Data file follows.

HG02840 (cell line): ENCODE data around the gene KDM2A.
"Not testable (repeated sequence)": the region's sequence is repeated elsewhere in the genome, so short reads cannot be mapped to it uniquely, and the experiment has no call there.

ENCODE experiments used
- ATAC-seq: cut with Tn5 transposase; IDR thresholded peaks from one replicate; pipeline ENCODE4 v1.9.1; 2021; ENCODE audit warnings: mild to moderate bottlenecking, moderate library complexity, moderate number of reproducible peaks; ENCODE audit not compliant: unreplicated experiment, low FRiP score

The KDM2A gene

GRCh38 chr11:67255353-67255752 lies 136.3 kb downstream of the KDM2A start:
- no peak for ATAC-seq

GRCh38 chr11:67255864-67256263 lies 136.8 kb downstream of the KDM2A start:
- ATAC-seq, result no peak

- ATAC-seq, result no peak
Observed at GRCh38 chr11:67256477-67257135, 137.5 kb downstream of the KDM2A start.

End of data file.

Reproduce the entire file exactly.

HG02840 (cell line): ENCODE data around the gene KDM2A.
"Not testable (repeated sequence)": the region's sequence is repeated elsewhere in the genome, so short reads cannot be mapped to it uniquely, and the experiment has no call there.

ENCODE experiments used
- ATAC-seq: cut with Tn5 transposase; IDR thresholded peaks from one replicate; pipeline ENCODE4 v1.9.1; 2021; ENCODE audit warnings: mild to moderate bottlenecking, moderate library complexity, moderate number of reproducible peaks; ENCODE audit not compliant: unreplicated experiment, low FRiP score

The KDM2A gene

GRCh38 chr11:67255353-67255752 lies 136.3 kb downstream of the KDM2A start:
- no peak for ATAC-seq

GRCh38 chr11:67255864-67256263 lies 136.8 kb downstream of the KDM2A start:
- ATAC-seq, result no peak

- ATAC-seq, result no peak
Observed at GRCh38 chr11:67256477-67257135, 137.5 kb downstream of the KDM2A start.